CJ: anything you want to add?
TS: the protection of the archeological sights is synonymous with the protection of the rainforest bc when an area is deforested the sights are destroyed. The heat pulverizes the limestone and the rains wash the sight away. The new cleared landscape allows looters to come in more easily and destroy the archeological info the info we are looking for to understand how things worked in the past. In addition to that the protection of the archeological sites are a resource that can be used for the tourism industry c you can build roads to archeological sights where a person can see monkeys swinging in the trees above them¿and still see the science and the archeology of an area and feel the temperatures and the breezes and that¿s why I think it would be important as a monetary resource the protection of the areas.
Ambi for interview (ambi. in stereo, int. in split track).
footsteps, walking towards mic
generic Guacamayas Ambi, sawing, working in camp, kitchen, someone singing, guitar, whistling, birds¿hammering¿¿generic camp activity¿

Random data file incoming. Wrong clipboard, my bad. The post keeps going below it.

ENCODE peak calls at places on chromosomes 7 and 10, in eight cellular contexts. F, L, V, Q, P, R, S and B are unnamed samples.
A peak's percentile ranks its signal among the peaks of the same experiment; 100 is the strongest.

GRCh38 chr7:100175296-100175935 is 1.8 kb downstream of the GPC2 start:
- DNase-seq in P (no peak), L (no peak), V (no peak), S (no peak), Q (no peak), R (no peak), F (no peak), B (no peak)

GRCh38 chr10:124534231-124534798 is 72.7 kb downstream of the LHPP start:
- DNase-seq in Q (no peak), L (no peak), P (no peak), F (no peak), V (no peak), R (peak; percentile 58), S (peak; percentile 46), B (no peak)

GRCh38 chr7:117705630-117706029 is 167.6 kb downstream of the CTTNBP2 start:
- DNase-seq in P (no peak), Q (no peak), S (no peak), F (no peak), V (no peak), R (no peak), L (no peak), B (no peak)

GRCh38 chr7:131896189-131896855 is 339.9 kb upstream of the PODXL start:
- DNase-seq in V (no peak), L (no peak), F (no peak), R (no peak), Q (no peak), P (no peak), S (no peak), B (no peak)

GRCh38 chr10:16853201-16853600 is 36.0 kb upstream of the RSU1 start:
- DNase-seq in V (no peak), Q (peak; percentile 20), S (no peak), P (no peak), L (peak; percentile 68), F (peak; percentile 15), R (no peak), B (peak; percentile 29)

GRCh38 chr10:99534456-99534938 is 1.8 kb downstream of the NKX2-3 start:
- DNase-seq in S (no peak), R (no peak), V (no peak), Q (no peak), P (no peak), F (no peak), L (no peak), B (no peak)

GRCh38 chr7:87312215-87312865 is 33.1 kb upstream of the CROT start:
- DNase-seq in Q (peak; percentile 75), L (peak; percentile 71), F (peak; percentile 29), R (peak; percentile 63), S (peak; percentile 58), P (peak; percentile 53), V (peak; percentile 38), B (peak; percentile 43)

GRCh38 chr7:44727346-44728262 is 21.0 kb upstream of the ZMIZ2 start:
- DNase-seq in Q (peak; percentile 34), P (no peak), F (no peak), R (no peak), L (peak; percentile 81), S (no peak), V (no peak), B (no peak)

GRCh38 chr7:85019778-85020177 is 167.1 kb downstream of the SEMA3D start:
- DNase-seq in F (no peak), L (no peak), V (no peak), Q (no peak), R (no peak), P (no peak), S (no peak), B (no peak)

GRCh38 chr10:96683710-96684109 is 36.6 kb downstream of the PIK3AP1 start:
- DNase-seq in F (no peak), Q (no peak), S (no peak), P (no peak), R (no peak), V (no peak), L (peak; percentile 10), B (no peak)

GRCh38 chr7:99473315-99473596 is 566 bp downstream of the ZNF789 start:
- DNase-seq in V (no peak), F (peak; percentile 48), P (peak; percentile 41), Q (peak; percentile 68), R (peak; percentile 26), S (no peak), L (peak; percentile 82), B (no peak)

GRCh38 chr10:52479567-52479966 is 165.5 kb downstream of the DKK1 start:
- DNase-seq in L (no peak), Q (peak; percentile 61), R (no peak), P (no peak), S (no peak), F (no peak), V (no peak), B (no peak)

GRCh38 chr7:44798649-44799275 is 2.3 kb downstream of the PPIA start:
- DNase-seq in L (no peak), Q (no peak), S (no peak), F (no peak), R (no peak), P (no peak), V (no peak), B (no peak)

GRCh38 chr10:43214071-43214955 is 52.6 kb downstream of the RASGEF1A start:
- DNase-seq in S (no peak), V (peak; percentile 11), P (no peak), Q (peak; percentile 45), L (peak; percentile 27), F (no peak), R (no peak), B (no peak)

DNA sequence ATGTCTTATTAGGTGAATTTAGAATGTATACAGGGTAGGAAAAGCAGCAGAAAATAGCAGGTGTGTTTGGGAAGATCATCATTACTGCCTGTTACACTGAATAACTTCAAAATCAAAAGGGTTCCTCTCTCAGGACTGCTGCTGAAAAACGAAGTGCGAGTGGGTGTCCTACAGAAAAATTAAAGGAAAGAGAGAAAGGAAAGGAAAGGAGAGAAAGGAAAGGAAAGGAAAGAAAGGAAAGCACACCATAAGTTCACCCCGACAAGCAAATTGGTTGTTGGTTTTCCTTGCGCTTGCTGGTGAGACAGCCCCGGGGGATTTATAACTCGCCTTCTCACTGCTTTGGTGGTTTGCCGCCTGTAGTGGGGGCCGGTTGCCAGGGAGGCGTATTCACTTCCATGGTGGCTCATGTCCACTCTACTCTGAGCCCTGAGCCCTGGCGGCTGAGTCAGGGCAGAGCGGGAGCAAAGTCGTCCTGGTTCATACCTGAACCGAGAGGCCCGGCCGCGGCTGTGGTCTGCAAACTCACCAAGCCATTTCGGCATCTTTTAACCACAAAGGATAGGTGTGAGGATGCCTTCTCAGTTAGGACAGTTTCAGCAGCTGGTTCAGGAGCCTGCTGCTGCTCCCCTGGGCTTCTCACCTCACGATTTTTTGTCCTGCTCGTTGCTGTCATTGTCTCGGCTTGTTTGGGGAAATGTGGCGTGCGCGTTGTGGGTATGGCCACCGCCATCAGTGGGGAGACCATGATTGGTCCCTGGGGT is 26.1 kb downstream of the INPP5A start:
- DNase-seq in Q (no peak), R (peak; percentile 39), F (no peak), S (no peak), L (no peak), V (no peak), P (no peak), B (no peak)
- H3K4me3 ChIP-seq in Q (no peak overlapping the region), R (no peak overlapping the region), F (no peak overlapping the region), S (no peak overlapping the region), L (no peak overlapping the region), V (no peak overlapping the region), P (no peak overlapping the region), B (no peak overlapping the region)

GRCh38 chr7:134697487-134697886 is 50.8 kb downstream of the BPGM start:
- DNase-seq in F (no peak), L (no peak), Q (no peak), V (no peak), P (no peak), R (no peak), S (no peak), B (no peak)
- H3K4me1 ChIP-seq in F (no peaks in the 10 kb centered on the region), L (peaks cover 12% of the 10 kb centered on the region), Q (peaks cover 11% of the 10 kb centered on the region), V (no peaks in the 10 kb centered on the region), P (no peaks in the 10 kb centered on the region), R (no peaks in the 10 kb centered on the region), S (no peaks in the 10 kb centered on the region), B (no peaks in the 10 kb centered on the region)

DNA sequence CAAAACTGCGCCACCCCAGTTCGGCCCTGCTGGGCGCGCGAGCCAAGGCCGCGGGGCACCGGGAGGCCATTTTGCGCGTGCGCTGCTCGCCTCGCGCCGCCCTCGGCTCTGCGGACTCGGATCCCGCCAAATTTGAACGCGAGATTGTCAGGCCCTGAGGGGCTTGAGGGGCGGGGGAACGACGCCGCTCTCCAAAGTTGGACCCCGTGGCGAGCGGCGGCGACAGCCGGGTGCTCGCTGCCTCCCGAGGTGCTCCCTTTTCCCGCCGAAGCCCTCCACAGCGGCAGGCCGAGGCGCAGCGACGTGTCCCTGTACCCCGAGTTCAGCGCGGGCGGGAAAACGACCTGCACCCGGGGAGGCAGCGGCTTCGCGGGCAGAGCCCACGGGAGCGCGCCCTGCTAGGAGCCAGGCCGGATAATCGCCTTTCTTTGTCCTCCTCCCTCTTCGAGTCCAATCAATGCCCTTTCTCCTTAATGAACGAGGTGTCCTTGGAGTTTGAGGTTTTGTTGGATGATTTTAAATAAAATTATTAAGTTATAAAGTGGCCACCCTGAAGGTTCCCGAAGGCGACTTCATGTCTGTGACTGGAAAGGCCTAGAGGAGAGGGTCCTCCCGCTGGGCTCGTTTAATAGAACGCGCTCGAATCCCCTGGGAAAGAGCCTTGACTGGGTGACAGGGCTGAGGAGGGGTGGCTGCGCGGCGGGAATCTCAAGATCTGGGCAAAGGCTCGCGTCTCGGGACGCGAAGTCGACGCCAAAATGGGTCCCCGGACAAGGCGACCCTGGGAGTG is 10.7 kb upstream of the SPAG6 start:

break in recording 57:17
Ambi under shelter in tent area.
under tent, lifting wind fly to get ambi w/o wind, a lot of bird sounds, motor in background.
more wind, singing and guitar very faint in background.
sound of zipper on tent, coming out of tent
Another five minutes out of tent, under shelter, birds, wind around
1:09:13 wind picks up 1:09:57, 1:10:01 ¿pops¿ also at 1:10:17;1:10:19.
1:10:58 hammering, voices in background.1:13:29 wind picks up again.
LM: Mack¿s ¿New and improved¿ (?) windscreen, wind, moving equip. around.
LM checking mics. problem with channels
1:22:26 Spanish, walking
(BC = Barry Chernoff)
BC: this is patania for sure whether its another species or not¿color phase¿
CJ: What would cause it to have that color?
BC: well a lot of these reds come from eating crustaceans, shrimps and bugs¿and these are social species where they use coloration and their breeding behaviors and they have all sorts of ritual behaviors a¿very possible a perfect a good breeding color for a male and it is the genus patania¿it¿s a beaut! It¿s about 14-15 inches and weighs a couple of pounds¿notice how long they can swing that head out¿you can see that you can see the bones sliding up over the skull and you can see it in that flap of flesh¿the upper jaw , it¿s really huge, no this is a beauty a real beauty.